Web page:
Words By David D.
There used to be a time when reading comic books was seen as a hobby for overweight, socially inept hermits with a large porn collection to make up for lack of a girlfriend or interaction with the fairer sex.
Like ’98, that’s a thing of the past.
Now, comic books have hit the mainstream due to their blockbuster movie adaptations over the past few years. No doubt, we are in a Golden Age for Comic Book Moviesâ€¦but things haven’t always been this way. Granted, we had some amazing Super-Hero movies back in the day with the Christopher Reeves Superman flicks and the first Batman movie helping bring comics out of the campy “Bam-Holy Corniness” funk of the 60’s.
After the second Batman movie (which wasn’t that great in its own right), things went terribly downhill in a horrible George Clooney-piloted blaze of burning Superpoop. We had the atrocious Punisher movie starring Dolph Lundgren of semi-Rocky fame, the low-budget Captain America debacle, and the Fantastic Four flick that never saw the light of day. Hell, Marvel Comics was even bankrupt for a minute.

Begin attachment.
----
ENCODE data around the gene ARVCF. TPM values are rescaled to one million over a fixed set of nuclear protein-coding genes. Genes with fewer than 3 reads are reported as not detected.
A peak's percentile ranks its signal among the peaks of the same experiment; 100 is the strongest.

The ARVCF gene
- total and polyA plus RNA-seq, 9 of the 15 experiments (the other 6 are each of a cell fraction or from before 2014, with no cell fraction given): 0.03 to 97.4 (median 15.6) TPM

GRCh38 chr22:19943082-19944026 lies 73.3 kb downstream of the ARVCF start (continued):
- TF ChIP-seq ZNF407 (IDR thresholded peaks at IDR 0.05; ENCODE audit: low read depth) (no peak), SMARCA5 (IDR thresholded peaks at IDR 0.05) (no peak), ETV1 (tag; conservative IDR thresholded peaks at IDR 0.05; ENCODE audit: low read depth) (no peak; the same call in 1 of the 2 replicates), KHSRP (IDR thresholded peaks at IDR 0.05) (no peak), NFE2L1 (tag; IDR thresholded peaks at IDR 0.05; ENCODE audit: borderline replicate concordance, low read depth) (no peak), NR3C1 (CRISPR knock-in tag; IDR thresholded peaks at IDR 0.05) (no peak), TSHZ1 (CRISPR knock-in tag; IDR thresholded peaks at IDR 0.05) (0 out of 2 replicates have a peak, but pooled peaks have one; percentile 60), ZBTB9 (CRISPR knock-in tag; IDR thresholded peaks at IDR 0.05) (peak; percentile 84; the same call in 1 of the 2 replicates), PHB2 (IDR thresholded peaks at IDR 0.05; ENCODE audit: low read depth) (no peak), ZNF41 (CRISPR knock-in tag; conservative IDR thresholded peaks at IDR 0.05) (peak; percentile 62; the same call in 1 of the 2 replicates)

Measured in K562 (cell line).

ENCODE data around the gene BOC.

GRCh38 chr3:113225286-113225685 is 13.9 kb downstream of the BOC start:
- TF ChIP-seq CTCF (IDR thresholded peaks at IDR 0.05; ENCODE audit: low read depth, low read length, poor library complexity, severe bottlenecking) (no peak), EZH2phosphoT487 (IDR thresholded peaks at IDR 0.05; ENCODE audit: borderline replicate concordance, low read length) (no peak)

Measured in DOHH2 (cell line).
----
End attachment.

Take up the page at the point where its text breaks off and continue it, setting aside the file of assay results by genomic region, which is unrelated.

But we have one man to thank for the resurgence of the Comic movie genre.
Wesley Snipes and a little project known as Blade.
Blade was barely scratching the D-list of comic book characters for decades until the flick came out. He only had a cup of coffee as the star of his own short-lived series’ that were neither creatively or commercially successful. So all indications were that a movie adaptation would tank. Marvel didn’t even put their name on the flick. Word is, they sold the rights for a Snickers bar and a free high top fade for Mr. Snipes.
Blade eliminated the gimmicks and opted for the black leather look we see in most comic movies today. It was hardcore, scary, and bloody as all getout. After the success of the movie (it unseated Saving Private Ryan as the #1 movie in America), people took notice. Previously stalled Spider-Man, X-Men and Hulk movies were put back into production. And who do we have to thank? Mr. Snipes in all his badass glory.
Like a hip, judo kicking Barack Obama, Wesley pulled us out of the low-budget, incompetence we had all previously been forced to witness.
BONUS – Music Inspired & From The Motion Picture Blade (featuring Gang Starr’s & M.O.P.’s “1/2 & 1/2”)